Democrats in both chambers are working behind the scenes to draft legislation to re-install the Voting Rights Act protections shot down by the Supreme Court over the summer. But in a sign of the delicate nature of the topic, Senate Democrats are taking care not to rush ahead of the House, for fear of sinking the bill’s chances in the GOP-controlled lower chamber. Instead, Senate Judiciary Chairman Patrick Leahy (D-Vt.) is working with House Democrats and a small contingent of House Republicans – notably former Judiciary Chairman Jim Sensenbrenner (Wis.), who championed the 2006 VRA reauthorization – in an effort to defuse the partisan politics surrounding the thorny issue and forge a bill that has the best chance of becoming law. “We’ve had hearings and now we’re just trying to quietly get some support, because I don’t want to bring up something that doesn’t go anywhere,” Leahy said Thursday.
Leahy said he’d hoped a July hearing on the VRA – which featured testimony from Sensenbrenner and Rep. John Lewis (D-Ga.), the civil rights hero – would have propelled the debate and made the case for bipartisan support of a fix. But the August recess, the arrival of the Syria crisis and the fierce fight over the government shutdown have all intervened to slow the process, and the negotiators have yet to produce even a draft bill.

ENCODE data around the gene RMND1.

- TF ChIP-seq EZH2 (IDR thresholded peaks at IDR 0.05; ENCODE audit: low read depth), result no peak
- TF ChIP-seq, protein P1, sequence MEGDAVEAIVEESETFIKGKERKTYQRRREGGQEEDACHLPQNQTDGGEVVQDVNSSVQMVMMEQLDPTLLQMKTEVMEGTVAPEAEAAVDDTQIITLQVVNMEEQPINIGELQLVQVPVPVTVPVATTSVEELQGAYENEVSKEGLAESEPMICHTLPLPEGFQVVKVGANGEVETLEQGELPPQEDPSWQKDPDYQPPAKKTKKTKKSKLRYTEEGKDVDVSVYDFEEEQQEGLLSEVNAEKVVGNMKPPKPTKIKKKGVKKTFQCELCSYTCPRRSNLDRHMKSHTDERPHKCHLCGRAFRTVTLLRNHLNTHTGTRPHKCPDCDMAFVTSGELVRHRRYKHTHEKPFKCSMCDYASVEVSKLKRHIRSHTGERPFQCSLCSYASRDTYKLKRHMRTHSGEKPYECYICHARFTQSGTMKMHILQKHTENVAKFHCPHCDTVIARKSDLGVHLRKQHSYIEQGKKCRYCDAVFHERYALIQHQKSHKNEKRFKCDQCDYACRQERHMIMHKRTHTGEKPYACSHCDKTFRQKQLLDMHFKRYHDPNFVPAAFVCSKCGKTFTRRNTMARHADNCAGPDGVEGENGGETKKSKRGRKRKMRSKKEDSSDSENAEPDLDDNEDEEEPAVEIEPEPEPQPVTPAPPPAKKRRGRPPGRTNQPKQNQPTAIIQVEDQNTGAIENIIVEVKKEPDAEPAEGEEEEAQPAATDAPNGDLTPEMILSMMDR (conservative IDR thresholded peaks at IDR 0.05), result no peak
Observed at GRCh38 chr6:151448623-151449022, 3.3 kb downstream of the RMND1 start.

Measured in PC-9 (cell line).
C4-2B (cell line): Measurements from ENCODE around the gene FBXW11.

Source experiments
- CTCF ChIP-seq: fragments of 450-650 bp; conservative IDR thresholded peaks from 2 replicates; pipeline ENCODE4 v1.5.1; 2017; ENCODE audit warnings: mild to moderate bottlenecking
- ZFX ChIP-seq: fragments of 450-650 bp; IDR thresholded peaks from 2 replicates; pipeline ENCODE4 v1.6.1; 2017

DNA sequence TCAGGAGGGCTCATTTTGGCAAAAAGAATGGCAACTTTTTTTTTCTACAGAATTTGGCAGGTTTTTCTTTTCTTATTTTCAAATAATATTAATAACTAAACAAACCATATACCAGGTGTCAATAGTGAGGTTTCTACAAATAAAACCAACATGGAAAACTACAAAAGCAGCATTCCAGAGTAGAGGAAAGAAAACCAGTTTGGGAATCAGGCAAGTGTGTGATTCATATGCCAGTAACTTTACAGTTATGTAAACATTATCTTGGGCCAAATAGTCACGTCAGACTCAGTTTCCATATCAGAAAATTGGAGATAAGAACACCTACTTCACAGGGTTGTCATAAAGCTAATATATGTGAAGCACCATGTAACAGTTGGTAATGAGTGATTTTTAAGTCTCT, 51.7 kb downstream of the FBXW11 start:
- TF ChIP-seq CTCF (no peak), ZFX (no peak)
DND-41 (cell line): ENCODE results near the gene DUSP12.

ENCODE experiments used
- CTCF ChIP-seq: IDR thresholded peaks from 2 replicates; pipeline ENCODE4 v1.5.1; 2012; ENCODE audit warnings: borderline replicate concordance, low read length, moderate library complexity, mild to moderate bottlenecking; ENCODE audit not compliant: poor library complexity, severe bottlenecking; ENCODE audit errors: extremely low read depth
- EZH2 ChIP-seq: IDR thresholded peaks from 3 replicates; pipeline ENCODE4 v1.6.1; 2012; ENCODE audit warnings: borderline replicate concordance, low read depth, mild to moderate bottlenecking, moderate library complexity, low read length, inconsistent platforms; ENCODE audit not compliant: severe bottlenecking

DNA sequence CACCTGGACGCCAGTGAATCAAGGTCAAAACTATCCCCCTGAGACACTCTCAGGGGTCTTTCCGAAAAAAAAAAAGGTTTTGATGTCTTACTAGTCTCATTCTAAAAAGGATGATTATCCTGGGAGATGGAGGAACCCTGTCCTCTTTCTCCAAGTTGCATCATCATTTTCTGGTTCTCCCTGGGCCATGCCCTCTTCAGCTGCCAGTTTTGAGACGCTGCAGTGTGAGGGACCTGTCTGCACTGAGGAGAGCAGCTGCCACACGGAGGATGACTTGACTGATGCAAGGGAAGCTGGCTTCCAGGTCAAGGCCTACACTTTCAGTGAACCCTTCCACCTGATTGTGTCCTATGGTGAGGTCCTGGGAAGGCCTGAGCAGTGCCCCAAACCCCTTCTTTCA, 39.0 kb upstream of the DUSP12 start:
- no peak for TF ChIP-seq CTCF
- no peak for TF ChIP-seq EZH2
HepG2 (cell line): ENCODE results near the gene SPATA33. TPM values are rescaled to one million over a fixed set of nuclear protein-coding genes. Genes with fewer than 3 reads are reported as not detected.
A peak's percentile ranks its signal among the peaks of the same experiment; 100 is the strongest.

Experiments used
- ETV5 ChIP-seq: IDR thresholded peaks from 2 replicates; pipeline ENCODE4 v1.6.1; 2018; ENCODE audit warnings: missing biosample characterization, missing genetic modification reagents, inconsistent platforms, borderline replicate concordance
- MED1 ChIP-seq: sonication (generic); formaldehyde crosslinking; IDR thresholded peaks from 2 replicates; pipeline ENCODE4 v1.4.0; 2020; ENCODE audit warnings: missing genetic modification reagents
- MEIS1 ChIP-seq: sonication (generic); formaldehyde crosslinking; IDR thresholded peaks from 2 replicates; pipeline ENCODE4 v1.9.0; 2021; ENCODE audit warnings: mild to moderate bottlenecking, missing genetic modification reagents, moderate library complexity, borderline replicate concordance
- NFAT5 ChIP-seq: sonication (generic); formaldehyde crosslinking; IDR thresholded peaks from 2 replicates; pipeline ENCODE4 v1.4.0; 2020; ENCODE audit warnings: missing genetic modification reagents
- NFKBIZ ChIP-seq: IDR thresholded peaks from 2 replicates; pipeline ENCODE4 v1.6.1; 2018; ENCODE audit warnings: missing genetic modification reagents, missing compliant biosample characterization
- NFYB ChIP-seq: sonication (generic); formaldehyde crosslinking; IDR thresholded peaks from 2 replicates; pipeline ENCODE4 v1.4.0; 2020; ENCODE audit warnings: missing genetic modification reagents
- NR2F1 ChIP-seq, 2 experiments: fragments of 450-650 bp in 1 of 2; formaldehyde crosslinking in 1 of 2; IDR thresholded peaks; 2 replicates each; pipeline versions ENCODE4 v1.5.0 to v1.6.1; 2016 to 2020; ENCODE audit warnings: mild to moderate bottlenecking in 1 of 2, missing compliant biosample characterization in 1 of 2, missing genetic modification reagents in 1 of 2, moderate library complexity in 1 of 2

“I thought having Jim Sensenbrenner and John Lewis [as] the first people to testify shows that there is a reason for it,” Leahy said. “We’d probably be further along now if we hadn’t had this shutdown, which threw everything off.”
By treading carefully – and taking steps to get House GOP leaders on board – the Democrats are taking lessons from debates of the past few months, when the Senate has passed bills with broad bipartisan support only to see them founder in the House.
Full Article: Dems tread carefully on voting rights bill | TheHill.